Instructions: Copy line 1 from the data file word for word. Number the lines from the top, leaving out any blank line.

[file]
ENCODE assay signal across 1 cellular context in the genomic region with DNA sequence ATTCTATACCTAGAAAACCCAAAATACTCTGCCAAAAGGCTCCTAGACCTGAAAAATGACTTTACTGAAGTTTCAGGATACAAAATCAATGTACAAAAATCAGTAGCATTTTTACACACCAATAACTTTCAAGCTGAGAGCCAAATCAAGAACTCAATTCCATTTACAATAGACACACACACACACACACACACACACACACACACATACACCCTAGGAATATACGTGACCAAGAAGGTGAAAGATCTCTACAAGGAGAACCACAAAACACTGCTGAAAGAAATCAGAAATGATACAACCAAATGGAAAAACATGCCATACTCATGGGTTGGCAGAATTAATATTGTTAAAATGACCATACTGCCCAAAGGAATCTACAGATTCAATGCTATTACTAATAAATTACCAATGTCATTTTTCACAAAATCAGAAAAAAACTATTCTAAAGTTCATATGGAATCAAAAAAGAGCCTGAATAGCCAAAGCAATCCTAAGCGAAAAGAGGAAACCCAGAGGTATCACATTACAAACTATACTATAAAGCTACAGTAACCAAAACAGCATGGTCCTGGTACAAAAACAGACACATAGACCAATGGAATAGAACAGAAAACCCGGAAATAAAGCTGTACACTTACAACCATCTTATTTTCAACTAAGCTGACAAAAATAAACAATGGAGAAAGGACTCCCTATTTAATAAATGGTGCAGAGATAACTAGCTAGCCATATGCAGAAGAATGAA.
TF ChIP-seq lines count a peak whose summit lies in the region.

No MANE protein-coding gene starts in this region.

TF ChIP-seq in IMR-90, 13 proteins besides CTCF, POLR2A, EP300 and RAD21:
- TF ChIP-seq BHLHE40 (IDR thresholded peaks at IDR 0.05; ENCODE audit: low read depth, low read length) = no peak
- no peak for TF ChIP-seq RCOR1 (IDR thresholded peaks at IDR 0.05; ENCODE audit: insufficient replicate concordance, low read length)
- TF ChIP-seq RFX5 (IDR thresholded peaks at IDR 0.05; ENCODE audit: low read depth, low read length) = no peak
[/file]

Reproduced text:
ENCODE assay signal across 1 cellular context in the genomic region with DNA sequence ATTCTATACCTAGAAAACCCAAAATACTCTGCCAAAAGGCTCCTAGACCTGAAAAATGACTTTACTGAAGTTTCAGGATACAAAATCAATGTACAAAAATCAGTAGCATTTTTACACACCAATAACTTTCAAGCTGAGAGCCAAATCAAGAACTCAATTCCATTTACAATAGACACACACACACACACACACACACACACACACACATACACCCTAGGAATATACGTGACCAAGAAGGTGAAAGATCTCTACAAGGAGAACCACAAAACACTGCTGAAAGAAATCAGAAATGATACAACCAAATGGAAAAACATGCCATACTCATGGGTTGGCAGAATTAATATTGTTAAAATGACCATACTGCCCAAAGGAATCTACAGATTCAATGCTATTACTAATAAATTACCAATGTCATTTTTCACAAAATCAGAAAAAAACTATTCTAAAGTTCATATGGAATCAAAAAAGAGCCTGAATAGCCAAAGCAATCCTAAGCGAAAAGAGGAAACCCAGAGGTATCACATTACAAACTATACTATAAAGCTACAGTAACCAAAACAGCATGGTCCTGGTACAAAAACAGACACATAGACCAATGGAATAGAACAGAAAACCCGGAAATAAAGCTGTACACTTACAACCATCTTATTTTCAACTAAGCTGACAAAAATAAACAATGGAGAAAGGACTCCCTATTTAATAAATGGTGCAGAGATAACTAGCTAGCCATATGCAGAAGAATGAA.